A war of words between 2 faiths

The nation’s Roman Catholic bishops, looking to clarify their position on interfaith dialogue with Jews, have instead caused an uproar by issuing a recent statement that appears to endorse attempts to convert them.

The bishops’ action threatens to further erode Catholic-Jewish ties that have been strained in recent years by other controversies, including a decision by Pope Benedict XVI two years ago to revive a Latin Mass that contained a passage calling for the conversion of Jews.

The heads of several major U.S. Jewish organizations said the bishops’ statement in June touched historic sensitivities among Jews about persecution by Christians. And they questioned whether the bishops were retreating from a carefully crafted 2002 document that spoke of dialogue between the two faiths as a “mutually enriching sharing of gifts devoid of any intention whatsoever” to proselytize.

That text was inspired by several decades of warming relations between Catholics and Jews that followed the Second Vatican Council, the landmark conference in the mid-1960s that sought to ease centuries-old tensions between the two religions.


“The whole basis of dialogue has had a major monkey wrench thrown into it,” said Rabbi Gary Greenebaum, U.S. director of interreligious affairs for the American Jewish Committee. “What it feels like to Jews is that this is a major breach of trust.”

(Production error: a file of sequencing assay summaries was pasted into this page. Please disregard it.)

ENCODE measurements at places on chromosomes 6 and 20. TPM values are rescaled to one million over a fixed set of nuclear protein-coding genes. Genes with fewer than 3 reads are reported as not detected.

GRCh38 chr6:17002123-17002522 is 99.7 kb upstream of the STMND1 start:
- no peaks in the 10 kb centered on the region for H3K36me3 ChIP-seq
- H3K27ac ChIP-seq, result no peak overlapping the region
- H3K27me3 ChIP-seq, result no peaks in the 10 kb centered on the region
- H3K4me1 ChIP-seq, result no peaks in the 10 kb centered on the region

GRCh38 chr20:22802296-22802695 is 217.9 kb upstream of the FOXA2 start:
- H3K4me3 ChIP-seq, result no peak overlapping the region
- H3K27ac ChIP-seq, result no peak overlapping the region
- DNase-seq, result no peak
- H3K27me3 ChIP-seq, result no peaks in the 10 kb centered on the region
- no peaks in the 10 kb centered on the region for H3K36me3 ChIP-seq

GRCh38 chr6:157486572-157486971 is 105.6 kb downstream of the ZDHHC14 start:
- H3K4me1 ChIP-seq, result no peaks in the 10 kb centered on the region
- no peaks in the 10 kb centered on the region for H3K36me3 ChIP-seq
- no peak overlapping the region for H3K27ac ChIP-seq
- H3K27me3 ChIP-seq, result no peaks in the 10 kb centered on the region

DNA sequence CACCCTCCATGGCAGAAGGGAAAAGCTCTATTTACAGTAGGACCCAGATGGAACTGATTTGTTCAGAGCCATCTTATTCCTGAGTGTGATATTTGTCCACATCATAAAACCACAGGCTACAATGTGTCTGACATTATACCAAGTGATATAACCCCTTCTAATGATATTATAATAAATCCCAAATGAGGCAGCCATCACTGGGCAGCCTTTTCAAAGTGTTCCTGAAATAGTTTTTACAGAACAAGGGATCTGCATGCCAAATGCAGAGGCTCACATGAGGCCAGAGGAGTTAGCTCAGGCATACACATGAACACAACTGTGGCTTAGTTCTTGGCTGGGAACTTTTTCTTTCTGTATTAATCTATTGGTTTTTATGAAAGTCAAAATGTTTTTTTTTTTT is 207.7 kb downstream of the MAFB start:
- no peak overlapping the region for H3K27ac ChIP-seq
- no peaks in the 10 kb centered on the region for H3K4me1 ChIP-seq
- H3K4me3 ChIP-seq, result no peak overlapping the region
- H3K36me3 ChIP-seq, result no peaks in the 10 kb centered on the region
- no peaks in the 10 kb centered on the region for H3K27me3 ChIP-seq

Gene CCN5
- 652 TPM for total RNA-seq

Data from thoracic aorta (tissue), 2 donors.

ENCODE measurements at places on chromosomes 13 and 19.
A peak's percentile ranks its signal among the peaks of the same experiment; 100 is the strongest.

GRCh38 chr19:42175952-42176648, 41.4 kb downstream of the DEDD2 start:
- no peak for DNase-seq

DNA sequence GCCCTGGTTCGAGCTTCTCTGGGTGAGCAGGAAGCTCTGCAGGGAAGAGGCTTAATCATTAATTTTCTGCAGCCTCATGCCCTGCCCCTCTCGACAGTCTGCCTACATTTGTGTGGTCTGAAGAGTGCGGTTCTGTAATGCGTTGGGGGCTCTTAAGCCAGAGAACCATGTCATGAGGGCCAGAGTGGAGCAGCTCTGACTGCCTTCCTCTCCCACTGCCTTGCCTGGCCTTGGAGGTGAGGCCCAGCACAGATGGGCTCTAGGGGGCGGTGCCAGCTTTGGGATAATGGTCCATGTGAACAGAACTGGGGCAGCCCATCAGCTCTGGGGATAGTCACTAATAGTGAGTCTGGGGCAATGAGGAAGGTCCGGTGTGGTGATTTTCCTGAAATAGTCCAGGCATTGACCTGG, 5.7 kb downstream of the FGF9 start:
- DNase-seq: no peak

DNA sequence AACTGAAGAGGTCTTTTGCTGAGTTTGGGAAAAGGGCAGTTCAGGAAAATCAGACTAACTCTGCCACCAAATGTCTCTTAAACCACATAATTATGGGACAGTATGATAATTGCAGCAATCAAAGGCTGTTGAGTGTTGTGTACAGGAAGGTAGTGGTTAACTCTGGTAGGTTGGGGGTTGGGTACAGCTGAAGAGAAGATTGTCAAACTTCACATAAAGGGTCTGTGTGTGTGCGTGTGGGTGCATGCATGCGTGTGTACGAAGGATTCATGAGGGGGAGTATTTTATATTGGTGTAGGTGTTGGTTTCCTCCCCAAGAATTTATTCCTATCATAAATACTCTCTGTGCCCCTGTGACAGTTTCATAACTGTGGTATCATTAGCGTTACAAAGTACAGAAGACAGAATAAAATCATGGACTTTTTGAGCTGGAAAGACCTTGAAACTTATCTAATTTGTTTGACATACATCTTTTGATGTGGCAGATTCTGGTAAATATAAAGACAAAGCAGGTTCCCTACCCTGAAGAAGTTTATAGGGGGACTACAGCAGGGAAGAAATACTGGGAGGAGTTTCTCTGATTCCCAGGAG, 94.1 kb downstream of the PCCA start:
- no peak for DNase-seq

The trouble stems from a recent decision by the U.S. Conference of Catholic Bishops to clear up what its members viewed as ambiguities in the 2002 document, “Reflections on Covenant and Mission.”

The bishops said they were prompted to review the text because theologians had been citing it as authoritative even though it did not represent the bishops’ formal position. Instead, they said, it was meant only to reflect dialogue between members of the two faiths.

The original text, issued in conjunction with the National Council of Synagogues, featured separate Catholic and Jewish sections.

In the Catholic portion, scholars explained that the central mission of the church was to “bear witness in the world to the Good News of Christ so as to prepare the world for the fullness of the kingdom of God.” The document also noted that “Jews already dwell in a saving covenant with God” and that “their witness to the kingdom . . . must not be curtailed by seeking the conversion of the Jewish people to Christianity.”

In their statement last month, however, the bishops said the 2002 document contained statements that were “insufficiently precise and potentially misleading.”

The initial text, the bishops said, diminished the role of evangelization for Catholics and “could lead some to conclude mistakenly that Jews have an obligation not to become Christian and that the Church has a corresponding obligation not to baptize Jews.”

Bishops who oversaw the development of the new statement, titled a “A Note on Ambiguities Contained in Reflections on Covenant and Mission,” said they believed it would answer questions Catholics might have about how to relate to the Jewish community.